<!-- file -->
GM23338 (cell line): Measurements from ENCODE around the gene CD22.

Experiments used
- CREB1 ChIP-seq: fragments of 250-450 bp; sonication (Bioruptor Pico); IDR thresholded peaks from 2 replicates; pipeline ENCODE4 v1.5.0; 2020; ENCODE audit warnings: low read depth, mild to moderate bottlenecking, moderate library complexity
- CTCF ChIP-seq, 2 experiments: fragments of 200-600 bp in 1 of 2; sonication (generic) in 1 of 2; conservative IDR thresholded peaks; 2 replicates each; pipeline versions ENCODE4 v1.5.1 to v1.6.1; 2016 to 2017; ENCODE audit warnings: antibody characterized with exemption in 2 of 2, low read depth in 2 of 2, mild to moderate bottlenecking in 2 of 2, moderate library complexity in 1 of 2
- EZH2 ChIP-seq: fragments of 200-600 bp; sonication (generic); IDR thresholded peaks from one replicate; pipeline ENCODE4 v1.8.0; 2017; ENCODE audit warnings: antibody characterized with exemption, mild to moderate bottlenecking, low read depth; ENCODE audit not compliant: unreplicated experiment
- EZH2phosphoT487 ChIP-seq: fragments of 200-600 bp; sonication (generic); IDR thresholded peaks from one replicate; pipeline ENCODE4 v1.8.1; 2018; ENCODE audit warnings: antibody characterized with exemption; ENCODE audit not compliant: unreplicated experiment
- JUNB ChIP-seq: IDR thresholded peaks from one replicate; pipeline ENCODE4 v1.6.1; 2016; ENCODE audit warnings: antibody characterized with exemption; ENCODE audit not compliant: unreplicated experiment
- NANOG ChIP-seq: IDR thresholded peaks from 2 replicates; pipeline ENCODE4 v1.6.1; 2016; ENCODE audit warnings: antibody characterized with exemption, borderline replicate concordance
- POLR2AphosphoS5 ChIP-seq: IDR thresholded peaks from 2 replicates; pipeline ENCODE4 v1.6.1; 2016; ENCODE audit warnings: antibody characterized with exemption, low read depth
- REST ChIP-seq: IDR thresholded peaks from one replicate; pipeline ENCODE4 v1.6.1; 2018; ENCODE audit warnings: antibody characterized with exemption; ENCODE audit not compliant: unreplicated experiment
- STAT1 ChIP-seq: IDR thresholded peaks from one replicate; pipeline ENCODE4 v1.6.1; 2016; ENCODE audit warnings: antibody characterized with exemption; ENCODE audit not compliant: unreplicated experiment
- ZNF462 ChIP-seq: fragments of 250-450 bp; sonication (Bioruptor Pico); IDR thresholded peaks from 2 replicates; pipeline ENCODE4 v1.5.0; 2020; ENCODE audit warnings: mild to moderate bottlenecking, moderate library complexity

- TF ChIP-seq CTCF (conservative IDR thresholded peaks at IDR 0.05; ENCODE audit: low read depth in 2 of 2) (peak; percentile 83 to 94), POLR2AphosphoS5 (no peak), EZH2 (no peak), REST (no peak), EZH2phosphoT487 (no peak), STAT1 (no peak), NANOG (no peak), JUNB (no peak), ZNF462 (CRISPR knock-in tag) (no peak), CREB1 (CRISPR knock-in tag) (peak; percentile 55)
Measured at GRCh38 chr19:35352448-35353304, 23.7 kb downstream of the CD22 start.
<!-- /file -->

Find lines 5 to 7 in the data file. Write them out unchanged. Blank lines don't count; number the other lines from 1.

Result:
- EZH2 ChIP-seq: fragments of 200-600 bp; sonication (generic); IDR thresholded peaks from one replicate; pipeline ENCODE4 v1.8.0; 2017; ENCODE audit warnings: antibody characterized with exemption, mild to moderate bottlenecking, low read depth; ENCODE audit not compliant: unreplicated experiment
- EZH2phosphoT487 ChIP-seq: fragments of 200-600 bp; sonication (generic); IDR thresholded peaks from one replicate; pipeline ENCODE4 v1.8.1; 2018; ENCODE audit warnings: antibody characterized with exemption; ENCODE audit not compliant: unreplicated experiment
- JUNB ChIP-seq: IDR thresholded peaks from one replicate; pipeline ENCODE4 v1.6.1; 2016; ENCODE audit warnings: antibody characterized with exemption; ENCODE audit not compliant: unreplicated experiment